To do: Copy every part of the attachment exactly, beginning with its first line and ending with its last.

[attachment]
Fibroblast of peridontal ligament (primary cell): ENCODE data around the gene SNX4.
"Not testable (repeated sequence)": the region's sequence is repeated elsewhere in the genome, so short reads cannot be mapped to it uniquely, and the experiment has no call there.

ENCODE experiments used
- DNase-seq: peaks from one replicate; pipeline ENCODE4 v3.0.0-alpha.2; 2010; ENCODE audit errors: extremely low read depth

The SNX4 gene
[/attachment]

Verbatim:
Fibroblast of peridontal ligament (primary cell): ENCODE data around the gene SNX4.
"Not testable (repeated sequence)": the region's sequence is repeated elsewhere in the genome, so short reads cannot be mapped to it uniquely, and the experiment has no call there.

ENCODE experiments used
- DNase-seq: peaks from one replicate; pipeline ENCODE4 v3.0.0-alpha.2; 2010; ENCODE audit errors: extremely low read depth

The SNX4 gene